Who’s Who of world exploration
The men (and four women) that Langnas profiles in this book run the chronological gamut from the first recorded ancient explorer (Sargon of Akkad, circa 2800 BC) to those active at the time of publication, such as Jacques Cousteau (pioneering undersea explorer) or Leonid Sedov (leader of the team that developed Sputnik). As one might expect, since the Western history of exploration tends to be the history of “the first white guy to go here,” the bulk of the book is populated by Europeans. Langnas, however, does demonstrate a surprising diligence in chronicling adventurers of other cultures as well, including numerous Arab, Jewish, Chinese, and Indian explorers. The discovery of New Zealand, for example, is credited to both the Polynesian traveler Toi-Kai-Rakan (about 1150) and the Dutch explorer Abel Tasman (1640s). When applicable, Langnas does not shy away from mentioning the unheroic aspects of his selections, including cruelties toward the Indigenous.
If you’ve ever wondered who was the first to circumnavigate the Earth (Juan Sebastian Elcano, after Magellan died en route), who discovered Easter Island (Jacob Roggeveen), or who discovered the pygmy hippopotamus (Hans Schomburgh), this is the book for you. For most of the explorers, place of birth and cause of death are provided. The latter category is a continual source of interest, as many explorers were killed by the Natives upon whose lands they intruded, murdered by their fellow conquistadors, or executed for political reasons when they returned home. Unusual ends are often pithily described in blunt detail: e.g. “A mutiny left him a corpse with 49 bullets” (Cornelis Van Aerssen); “Xerxes had him impaled” (Sataspes). Another valuable piece of information Langnas provides is whether the explorer published a narrative of their journey, allowing interested readers to follow up on the book in question. Although the brief sketches in the Dictionary of Discoveries are not comprehensive biographies, they provide just enough information to decide whether you want to learn more about these historic figures and their expeditions.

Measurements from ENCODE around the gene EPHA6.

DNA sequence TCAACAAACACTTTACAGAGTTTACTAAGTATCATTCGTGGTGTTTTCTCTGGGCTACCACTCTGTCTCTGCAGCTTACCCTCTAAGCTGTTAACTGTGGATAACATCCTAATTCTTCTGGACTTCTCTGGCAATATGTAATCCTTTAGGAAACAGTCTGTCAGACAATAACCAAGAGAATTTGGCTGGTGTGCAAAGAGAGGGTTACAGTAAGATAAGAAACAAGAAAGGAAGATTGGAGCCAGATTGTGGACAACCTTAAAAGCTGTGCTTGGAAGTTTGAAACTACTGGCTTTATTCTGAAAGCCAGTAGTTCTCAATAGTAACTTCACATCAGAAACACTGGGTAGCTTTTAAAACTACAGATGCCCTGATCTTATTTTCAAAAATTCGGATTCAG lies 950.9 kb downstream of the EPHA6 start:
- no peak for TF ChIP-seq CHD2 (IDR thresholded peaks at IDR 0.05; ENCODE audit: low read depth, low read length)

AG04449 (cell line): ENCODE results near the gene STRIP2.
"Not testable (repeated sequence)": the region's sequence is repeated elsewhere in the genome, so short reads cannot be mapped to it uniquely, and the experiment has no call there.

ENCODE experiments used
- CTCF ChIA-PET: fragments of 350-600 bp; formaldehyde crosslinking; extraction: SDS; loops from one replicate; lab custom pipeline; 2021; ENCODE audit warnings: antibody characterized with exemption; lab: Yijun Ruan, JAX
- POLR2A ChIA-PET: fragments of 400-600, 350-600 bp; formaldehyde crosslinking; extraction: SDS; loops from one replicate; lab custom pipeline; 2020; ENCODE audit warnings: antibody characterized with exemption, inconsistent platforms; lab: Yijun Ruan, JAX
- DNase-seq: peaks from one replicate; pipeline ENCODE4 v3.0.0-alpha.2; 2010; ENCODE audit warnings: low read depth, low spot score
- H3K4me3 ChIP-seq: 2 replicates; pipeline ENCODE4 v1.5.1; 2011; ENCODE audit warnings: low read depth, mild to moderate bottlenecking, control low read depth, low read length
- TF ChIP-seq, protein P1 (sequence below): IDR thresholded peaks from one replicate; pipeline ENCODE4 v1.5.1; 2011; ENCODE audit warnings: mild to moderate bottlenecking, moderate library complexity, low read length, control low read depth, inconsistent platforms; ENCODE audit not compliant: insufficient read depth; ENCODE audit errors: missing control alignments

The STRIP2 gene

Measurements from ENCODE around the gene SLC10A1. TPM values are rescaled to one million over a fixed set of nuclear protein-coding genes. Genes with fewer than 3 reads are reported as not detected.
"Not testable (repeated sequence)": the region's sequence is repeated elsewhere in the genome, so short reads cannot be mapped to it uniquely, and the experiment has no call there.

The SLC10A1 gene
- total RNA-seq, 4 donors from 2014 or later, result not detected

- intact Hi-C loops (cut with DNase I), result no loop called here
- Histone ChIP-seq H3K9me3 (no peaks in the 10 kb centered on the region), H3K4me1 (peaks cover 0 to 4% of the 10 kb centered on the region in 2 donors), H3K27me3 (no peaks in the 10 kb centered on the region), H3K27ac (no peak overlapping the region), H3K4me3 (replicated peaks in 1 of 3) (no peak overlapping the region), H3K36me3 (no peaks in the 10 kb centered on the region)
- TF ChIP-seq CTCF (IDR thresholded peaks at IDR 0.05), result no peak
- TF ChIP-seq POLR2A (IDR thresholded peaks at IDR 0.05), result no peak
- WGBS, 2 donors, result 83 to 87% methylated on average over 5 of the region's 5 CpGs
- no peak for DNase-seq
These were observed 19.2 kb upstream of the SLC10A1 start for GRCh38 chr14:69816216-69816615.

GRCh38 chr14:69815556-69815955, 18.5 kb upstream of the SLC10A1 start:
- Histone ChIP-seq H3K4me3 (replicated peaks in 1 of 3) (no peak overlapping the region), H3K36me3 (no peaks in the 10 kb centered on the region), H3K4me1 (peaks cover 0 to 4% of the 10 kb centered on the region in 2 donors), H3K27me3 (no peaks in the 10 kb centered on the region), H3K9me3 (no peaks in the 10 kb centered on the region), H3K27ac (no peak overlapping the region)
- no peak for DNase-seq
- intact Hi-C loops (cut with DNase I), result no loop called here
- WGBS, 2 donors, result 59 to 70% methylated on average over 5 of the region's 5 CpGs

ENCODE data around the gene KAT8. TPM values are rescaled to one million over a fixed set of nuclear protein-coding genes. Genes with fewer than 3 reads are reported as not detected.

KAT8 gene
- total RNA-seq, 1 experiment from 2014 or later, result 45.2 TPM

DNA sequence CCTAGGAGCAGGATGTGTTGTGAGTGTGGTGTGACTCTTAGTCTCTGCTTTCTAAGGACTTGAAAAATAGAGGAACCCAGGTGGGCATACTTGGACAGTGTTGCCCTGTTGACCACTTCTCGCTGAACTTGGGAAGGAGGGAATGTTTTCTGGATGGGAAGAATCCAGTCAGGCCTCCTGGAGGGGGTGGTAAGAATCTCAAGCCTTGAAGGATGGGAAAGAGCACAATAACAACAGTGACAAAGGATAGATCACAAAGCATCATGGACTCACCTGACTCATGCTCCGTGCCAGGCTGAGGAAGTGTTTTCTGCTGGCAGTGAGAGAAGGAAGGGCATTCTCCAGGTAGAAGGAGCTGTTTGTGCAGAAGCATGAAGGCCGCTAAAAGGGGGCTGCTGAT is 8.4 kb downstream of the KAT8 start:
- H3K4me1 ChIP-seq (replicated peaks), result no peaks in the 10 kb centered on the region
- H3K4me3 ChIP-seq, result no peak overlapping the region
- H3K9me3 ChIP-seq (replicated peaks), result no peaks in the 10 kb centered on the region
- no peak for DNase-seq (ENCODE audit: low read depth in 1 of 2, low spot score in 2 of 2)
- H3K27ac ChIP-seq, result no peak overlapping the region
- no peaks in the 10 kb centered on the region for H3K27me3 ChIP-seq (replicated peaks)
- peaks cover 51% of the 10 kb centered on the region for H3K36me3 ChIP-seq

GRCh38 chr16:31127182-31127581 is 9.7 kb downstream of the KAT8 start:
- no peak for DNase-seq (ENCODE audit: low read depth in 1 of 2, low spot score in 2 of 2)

The book is not free of errors, and much has been learned in the last six decades, so it’s unlikely anyone would cite this book as a reference in a scholarly paper. For the general reader and armchair explorer, however, this is an enjoyable read that reveals many fascinating facts. As one who enjoys reading explorers’ accounts, this book introduced me to many unsung adventurers and generated enough interest to make me want to seek out more information about them.
If you liked this review, please follow the link below to Amazon.com and give me a “helpful” vote. Thank you.